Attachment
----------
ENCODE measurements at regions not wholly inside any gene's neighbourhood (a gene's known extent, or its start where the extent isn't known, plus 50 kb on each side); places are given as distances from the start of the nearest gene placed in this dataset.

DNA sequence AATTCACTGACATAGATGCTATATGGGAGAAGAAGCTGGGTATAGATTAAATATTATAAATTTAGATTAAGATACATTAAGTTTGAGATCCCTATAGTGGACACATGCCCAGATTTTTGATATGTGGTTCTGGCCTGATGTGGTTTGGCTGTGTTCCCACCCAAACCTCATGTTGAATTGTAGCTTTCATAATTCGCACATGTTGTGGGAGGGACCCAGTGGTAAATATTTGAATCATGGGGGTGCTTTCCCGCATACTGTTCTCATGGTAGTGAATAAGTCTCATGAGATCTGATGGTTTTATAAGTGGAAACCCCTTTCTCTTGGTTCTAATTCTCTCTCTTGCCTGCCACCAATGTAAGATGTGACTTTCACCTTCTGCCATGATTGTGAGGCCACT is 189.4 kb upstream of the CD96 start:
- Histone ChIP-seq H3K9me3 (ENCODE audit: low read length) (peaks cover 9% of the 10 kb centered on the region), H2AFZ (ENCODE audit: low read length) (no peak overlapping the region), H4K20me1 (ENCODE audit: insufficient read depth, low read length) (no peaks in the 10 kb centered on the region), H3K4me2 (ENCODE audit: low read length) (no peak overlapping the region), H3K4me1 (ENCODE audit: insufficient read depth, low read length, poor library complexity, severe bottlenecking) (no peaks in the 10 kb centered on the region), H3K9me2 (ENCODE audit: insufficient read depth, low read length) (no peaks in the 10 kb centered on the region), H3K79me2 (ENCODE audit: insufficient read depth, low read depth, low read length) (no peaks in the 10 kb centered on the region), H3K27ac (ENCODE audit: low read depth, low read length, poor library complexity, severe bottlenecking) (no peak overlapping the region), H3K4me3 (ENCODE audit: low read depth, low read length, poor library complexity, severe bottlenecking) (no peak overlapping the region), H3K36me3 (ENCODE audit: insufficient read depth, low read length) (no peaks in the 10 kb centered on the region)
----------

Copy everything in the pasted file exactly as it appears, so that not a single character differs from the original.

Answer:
ENCODE measurements at regions not wholly inside any gene's neighbourhood (a gene's known extent, or its start where the extent isn't known, plus 50 kb on each side); places are given as distances from the start of the nearest gene placed in this dataset.

DNA sequence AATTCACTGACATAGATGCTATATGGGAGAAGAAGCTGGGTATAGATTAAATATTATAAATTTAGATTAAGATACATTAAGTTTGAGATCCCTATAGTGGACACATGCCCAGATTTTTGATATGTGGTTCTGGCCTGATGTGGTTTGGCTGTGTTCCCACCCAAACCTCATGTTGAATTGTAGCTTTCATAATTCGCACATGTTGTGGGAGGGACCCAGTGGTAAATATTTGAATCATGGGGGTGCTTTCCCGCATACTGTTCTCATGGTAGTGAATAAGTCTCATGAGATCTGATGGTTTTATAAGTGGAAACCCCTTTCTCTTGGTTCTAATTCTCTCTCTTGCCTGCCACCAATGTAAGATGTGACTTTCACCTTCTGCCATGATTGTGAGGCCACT is 189.4 kb upstream of the CD96 start:
- Histone ChIP-seq H3K9me3 (ENCODE audit: low read length) (peaks cover 9% of the 10 kb centered on the region), H2AFZ (ENCODE audit: low read length) (no peak overlapping the region), H4K20me1 (ENCODE audit: insufficient read depth, low read length) (no peaks in the 10 kb centered on the region), H3K4me2 (ENCODE audit: low read length) (no peak overlapping the region), H3K4me1 (ENCODE audit: insufficient read depth, low read length, poor library complexity, severe bottlenecking) (no peaks in the 10 kb centered on the region), H3K9me2 (ENCODE audit: insufficient read depth, low read length) (no peaks in the 10 kb centered on the region), H3K79me2 (ENCODE audit: insufficient read depth, low read depth, low read length) (no peaks in the 10 kb centered on the region), H3K27ac (ENCODE audit: low read depth, low read length, poor library complexity, severe bottlenecking) (no peak overlapping the region), H3K4me3 (ENCODE audit: low read depth, low read length, poor library complexity, severe bottlenecking) (no peak overlapping the region), H3K36me3 (ENCODE audit: insufficient read depth, low read length) (no peaks in the 10 kb centered on the region)